2013, Features, Interviews — November 19, 2013 at 7:30 am

Kram of Spiderbait

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“Don’t take things too personally as well, but just try and do the best you can, it really is about the work and that’s all we intended to do with this record is to make a truly great album, and anything beyond that is a bonus and that’s really always been our main motivation.”

From Bio: Spiderbait are considered Australia’s rock royalty with over half a million albums sold, 5 Top 20 albums, 19 ARIA Nominations and 2 ARIA awards! They were the first band to make it to the #1 spot on Triple J hottest 100 for their pulsating guitar anthem ‘Buy Me A Pony’ and their cover of ‘Black Betty’ scored them a number 1 single on the ARIA chart and a Top 20 single in the US. After an 9 year hiatus they are back with a new self-titled album produced by François Tetaz. The album remains true to their rock heritage mixed with sweet sounds, double kick and gritty ball busting riffs.

We chatted with Kram of Spiderbait about their new self-titled album, it’s creation and why it took nine years for it to emerge, as well as cover songs and more…

After nine years what was the catalyst behind making a new record?
I think two things, one, we played at Splendour a few years ago and that was really epic and huge and after that gig we had a bit of a meeting saying we probably should do a new record, it’s feeling really good, and the fun was coming up and so we still took out time with it and put it together, but it didn’t really properly start until I wrote ‘Straight Through The Sun’ that was kind of like the big impetus and it was the first song written for the record, so it all started from there, sometimes you need a song to kick start the process and that’s what that was.

What was the inspiration for the tracks on the release?
We initially just wanted to write a really heavy record, lots of metal and punk and just smash it up, and we wrote a lot of that sort of stuff and that was cool and Janet was keen to do a lot of pop stuff as we’re really varied in our writing process and all the types of music we like to play and listen to, so it was just a matter of keeping on writing. Then when Franc came on board to produce it, he was like ‘just keep writing, it doesn’t matter what style of music it is because you guys can do whatever you like, but let’s just keep going until we’ve got enough songs’ and that was a fairly communal and diplomatic process, so yeah, it was really good.

It definitely is a vary varied record…
*laughs* It’s definitely all over the place, and a lot of our records in the past, and my solo record was like that, I mean it’s just the way I wrote music and the other guys are similar. The songs come out in different ways and I couldn’t write a whole record of one sound, it would be very difficult and even if I did it would have to have variations in it to keep it dynamic, so that’s where our headspace is at and always has been.

The new album is a self-titled effort, what was the idea behind simply naming it ‘Spiderbait’?
I think because it had been such a long time since we made an album and also it feels like it’s the story of the band in a way, there’s stuff on there that could be from any period in our career and stuff that sounds like the future as well. We tossed that around and Franc was actually the one that said I really think you should call it this because this record is all about the band and no title could say it better. We all agreed and I’m glad we did that, it seems appropriate.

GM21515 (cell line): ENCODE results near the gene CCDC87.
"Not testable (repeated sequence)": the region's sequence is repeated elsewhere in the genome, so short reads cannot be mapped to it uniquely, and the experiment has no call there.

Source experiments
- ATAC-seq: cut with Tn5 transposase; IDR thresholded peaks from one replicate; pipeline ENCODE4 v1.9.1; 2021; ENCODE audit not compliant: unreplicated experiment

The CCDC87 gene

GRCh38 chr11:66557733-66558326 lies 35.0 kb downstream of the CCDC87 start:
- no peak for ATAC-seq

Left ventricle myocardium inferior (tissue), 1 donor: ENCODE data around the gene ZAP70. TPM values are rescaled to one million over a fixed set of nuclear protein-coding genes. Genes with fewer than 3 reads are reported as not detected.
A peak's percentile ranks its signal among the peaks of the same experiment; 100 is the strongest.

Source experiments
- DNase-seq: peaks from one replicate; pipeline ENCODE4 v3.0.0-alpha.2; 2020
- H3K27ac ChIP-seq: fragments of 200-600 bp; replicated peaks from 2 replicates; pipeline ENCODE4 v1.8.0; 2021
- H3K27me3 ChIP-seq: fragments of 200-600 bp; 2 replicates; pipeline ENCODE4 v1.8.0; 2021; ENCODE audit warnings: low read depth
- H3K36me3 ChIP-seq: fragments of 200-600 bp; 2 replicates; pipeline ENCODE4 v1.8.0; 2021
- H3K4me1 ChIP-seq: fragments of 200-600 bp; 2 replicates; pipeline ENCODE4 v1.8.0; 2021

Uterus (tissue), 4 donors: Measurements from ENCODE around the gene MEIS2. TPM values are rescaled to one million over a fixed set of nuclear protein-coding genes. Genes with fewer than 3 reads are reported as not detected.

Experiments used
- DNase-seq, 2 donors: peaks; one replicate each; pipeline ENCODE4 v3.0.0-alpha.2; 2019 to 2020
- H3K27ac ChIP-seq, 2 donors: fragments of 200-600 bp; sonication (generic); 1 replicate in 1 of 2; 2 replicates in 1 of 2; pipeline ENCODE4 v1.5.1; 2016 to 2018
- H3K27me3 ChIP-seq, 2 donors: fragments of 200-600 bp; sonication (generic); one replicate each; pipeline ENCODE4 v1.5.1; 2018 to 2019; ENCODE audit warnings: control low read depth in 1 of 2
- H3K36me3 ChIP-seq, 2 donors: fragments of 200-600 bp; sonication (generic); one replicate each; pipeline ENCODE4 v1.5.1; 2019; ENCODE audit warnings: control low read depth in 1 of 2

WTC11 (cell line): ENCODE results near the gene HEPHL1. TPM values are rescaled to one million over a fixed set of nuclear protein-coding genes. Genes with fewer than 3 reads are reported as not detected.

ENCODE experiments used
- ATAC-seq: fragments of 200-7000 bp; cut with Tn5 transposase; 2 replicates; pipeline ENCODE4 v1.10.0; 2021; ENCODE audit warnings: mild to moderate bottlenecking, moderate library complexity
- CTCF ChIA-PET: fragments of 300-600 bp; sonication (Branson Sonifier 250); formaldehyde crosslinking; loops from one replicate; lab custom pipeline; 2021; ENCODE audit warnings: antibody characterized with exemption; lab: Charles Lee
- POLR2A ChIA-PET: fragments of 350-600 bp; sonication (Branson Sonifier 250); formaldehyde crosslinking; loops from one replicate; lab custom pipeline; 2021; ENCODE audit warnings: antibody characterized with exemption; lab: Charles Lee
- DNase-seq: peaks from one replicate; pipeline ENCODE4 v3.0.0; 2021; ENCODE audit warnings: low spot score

What if anything did you set out to do differently this time around or was there a specific mindset you went in with compared to your previous releases?
There was one thing; I wanted to go to the extreme on everything, like for instance lyrically take a lot of time and really get the lyrics that you’re really happy with and are meaningful and I think the lyrics have a lot of meaning for me. Also the instrumentation, where there’s a song that’s spectacular whether it be the drums or guitar or vocals, just go for it and be unafraid, and Franc embraced that and really ran with it.

Why make the record in LA?
We did it in Byron, we did it in Melbourne and we did it in LA, those are the three locations and that really contributed to the variation as well. I think recording in different studios at different times really contributed to the sound, it was nice to finish it over there, it’s a fun place.

What did making it over there allow you to do that you couldn’t do here?
I think it’s just soaking up the atmosphere and I guess removing yourself from Australia where your headspace is at, I had the same thing when I did my solo record, I did it in New York and it just takes away who you’re supposed to be and what you’re supposed to be doing. I think you can be a bit freer, people don’t know who you are and stuff. The studio itself, we worked in a studio in Laurel Canyon and Franc was very insistent on mixing the record there and doing some of the recording, so it was much about the studio as the place and that seemed to work really well for us, so it was good.

The video for ‘It’s Beautiful’ is simply that… how did the concept for that come about?
Well we ended up doing two clips, Janet did one of us with a bunch of stuff of us playing at the Big Day Out and all old pub gigs and that was really awesome. Then the label wanted to do another one and we thought that sounds great and a guy by the name of Toby Angwin who also did the ‘Straight Through The Sun’ clip, and he did my clip for ‘Good Love’ as well, and he’s a filmmaker from Melbourne and he came through with this concept and we just loved it, we loved the whole idea of the puppets representing us and also that inner Melbourne, trying to discover some beauty where it seems a bit industrial and not necessarily beautiful, and for a pop song it’s actually quite sentimental and I think we’ve captured that really well.

Now, you guys played at the final P!nk show in September, how was that experience?